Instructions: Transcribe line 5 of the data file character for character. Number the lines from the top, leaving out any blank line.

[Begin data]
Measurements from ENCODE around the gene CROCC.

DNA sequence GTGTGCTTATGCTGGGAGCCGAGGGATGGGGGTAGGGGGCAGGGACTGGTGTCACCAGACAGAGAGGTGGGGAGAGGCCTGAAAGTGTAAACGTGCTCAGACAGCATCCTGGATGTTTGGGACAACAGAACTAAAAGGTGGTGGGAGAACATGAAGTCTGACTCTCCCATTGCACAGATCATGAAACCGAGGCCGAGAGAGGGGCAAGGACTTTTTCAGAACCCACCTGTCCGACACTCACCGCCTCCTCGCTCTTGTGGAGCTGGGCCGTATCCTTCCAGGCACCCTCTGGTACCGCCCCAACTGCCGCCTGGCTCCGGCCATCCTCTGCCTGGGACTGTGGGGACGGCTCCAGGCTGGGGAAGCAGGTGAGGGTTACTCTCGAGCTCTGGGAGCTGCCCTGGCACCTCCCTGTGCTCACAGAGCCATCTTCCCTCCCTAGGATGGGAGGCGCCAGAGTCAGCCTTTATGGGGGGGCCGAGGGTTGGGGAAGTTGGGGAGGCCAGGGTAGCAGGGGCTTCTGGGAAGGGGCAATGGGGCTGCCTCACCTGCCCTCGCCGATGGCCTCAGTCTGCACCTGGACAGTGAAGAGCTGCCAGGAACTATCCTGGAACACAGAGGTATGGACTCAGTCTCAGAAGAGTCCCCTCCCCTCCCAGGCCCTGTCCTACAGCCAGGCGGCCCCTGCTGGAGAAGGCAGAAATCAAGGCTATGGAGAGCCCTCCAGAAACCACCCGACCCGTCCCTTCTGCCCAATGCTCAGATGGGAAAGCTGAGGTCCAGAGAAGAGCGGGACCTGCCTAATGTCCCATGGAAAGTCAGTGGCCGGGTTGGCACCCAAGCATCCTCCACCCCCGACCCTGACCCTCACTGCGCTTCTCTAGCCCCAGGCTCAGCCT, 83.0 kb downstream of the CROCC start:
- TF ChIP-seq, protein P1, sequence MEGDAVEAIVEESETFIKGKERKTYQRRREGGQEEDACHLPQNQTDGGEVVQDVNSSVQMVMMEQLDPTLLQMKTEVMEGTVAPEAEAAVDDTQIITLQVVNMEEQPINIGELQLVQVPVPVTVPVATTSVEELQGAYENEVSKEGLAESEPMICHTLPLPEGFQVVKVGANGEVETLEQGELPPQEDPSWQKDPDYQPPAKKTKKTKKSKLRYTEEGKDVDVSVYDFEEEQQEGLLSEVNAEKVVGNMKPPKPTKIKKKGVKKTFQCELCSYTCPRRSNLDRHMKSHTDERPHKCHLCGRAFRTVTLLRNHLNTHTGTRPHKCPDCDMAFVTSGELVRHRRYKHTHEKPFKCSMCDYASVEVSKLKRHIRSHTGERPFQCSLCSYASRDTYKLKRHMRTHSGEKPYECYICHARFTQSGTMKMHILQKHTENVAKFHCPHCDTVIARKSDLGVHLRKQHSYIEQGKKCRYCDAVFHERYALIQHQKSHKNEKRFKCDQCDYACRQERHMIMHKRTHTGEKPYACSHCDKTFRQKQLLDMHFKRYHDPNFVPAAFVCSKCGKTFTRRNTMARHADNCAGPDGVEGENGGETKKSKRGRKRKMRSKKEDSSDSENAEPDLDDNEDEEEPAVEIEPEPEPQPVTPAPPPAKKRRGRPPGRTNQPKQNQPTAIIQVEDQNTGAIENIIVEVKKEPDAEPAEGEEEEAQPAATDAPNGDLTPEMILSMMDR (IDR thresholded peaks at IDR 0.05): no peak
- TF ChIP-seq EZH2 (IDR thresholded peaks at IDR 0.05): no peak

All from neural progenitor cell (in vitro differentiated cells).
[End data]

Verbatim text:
All from neural progenitor cell (in vitro differentiated cells).